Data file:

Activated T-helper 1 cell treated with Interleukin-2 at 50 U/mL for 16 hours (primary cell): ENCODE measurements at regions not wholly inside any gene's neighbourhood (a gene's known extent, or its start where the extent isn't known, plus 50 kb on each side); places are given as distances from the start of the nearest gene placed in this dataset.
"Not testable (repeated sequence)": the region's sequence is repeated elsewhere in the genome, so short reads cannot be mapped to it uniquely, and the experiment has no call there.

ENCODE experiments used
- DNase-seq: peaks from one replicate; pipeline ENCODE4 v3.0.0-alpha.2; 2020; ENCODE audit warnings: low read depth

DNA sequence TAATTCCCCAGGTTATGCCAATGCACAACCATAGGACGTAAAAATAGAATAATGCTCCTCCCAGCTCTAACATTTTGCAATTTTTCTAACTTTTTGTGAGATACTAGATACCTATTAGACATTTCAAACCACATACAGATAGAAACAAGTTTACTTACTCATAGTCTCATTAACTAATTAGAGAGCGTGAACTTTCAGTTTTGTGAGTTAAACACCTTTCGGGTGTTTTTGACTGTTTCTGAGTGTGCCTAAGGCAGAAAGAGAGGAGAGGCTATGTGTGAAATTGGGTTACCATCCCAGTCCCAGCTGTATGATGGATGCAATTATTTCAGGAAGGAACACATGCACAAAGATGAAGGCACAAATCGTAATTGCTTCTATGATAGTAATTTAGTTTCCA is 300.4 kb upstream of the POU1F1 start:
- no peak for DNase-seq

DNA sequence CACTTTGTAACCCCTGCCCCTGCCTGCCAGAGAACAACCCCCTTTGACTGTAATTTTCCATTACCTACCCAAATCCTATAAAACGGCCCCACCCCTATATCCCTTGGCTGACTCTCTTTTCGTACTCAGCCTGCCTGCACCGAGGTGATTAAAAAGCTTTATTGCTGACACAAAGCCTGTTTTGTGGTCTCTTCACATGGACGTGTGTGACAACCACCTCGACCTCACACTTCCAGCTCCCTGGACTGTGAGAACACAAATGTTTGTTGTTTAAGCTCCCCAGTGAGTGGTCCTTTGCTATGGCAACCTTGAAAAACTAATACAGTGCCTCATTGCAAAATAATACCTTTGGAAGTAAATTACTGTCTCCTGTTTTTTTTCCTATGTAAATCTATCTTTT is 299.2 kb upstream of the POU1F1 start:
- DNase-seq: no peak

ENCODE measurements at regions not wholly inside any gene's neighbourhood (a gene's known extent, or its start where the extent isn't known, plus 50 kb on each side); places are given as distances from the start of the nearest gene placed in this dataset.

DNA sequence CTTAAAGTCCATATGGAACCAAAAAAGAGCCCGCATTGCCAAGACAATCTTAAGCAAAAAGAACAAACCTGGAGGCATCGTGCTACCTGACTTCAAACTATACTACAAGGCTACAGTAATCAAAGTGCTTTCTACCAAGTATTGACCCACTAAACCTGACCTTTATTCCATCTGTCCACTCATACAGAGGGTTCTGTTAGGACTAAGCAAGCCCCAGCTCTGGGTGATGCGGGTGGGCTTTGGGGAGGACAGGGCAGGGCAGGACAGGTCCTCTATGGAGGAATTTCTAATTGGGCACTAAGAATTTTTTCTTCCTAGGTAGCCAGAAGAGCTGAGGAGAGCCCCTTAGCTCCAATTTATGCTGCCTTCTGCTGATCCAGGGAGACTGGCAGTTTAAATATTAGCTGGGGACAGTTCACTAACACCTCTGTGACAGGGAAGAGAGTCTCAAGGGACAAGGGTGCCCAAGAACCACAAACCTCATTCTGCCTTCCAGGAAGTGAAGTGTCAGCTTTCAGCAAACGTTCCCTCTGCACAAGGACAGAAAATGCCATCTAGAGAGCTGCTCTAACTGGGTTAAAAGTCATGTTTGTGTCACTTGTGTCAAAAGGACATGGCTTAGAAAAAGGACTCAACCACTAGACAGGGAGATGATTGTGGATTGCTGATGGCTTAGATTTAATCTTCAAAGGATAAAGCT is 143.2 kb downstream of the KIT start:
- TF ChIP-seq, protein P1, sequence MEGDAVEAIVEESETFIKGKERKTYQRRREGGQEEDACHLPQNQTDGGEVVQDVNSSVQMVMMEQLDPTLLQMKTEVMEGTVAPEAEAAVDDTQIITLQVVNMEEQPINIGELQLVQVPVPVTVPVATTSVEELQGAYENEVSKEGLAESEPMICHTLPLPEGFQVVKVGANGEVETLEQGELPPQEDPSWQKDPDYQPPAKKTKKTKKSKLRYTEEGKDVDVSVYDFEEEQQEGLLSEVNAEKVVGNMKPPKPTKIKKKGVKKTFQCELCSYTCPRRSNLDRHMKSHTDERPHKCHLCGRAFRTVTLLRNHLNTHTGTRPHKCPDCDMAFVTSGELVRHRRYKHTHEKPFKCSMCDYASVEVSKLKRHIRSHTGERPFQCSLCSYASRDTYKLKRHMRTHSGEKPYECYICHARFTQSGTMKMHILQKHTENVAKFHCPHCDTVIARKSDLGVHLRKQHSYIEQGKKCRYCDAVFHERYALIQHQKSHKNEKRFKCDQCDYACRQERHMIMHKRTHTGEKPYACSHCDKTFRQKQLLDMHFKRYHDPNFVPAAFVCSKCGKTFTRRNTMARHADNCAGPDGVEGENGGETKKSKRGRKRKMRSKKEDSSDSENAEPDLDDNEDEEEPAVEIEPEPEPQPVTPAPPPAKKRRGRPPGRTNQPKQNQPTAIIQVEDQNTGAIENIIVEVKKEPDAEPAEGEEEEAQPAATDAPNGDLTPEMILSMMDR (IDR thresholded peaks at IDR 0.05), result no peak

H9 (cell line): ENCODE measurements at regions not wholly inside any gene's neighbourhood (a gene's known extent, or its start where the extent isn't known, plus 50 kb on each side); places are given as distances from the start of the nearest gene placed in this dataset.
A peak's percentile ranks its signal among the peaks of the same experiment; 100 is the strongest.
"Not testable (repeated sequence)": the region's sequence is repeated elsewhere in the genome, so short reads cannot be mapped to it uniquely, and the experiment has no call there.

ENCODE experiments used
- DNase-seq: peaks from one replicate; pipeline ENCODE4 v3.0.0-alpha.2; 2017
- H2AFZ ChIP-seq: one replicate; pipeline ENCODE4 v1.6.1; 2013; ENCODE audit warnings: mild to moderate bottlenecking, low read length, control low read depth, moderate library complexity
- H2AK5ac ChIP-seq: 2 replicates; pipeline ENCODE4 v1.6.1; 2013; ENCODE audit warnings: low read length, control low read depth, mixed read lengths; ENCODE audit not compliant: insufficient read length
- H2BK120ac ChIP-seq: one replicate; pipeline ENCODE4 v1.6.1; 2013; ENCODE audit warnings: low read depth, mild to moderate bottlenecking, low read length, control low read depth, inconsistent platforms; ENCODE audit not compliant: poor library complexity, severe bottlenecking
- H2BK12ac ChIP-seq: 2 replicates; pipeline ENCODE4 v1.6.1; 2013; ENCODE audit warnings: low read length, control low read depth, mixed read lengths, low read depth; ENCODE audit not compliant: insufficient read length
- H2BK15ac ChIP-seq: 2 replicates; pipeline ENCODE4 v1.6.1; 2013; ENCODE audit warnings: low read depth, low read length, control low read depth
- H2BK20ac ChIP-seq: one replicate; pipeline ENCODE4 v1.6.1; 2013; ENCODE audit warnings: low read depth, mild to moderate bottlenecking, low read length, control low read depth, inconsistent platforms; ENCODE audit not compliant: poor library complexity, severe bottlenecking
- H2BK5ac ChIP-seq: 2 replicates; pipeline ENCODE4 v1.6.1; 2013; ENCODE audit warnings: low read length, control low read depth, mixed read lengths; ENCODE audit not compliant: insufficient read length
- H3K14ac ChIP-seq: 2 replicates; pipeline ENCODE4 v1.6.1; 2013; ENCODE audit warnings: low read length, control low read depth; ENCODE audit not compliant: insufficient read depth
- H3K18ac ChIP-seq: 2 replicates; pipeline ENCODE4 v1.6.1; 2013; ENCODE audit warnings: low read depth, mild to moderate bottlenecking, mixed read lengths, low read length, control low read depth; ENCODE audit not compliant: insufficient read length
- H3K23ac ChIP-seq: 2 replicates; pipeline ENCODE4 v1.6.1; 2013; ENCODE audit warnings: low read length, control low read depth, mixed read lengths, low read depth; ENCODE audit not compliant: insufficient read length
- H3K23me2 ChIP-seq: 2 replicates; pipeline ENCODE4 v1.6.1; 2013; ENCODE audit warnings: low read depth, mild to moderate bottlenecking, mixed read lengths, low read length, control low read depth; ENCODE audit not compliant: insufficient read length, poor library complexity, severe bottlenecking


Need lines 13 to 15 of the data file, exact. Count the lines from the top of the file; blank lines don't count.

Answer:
A peak's percentile ranks its signal among the peaks of the same experiment; 100 is the strongest.
"Not testable (repeated sequence)": the region's sequence is repeated elsewhere in the genome, so short reads cannot be mapped to it uniquely, and the experiment has no call there.

ENCODE experiments used